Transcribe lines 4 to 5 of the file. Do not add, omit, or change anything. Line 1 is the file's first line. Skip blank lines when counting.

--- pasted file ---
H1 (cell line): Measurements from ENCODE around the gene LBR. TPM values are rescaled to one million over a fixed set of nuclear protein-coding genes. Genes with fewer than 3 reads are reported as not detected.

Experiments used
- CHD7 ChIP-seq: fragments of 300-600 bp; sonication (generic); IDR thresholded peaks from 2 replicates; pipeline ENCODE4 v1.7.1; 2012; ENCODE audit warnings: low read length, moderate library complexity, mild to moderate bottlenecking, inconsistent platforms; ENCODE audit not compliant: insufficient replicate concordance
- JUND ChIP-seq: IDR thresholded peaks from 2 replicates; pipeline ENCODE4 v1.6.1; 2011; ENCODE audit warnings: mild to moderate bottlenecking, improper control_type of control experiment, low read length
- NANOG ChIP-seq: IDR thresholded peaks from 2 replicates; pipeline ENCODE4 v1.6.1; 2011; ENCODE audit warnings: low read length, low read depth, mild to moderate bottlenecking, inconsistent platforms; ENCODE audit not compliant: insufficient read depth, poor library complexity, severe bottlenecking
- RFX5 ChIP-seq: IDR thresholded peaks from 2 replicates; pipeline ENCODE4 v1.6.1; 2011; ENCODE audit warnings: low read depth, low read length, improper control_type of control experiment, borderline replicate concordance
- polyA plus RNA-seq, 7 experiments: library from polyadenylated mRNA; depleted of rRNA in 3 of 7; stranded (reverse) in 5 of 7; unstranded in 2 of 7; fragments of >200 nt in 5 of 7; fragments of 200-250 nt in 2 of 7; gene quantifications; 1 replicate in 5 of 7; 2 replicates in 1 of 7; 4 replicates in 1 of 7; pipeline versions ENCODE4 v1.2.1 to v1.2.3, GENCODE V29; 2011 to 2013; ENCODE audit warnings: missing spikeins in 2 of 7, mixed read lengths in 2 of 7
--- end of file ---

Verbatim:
- JUND ChIP-seq: IDR thresholded peaks from 2 replicates; pipeline ENCODE4 v1.6.1; 2011; ENCODE audit warnings: mild to moderate bottlenecking, improper control_type of control experiment, low read length
- NANOG ChIP-seq: IDR thresholded peaks from 2 replicates; pipeline ENCODE4 v1.6.1; 2011; ENCODE audit warnings: low read length, low read depth, mild to moderate bottlenecking, inconsistent platforms; ENCODE audit not compliant: insufficient read depth, poor library complexity, severe bottlenecking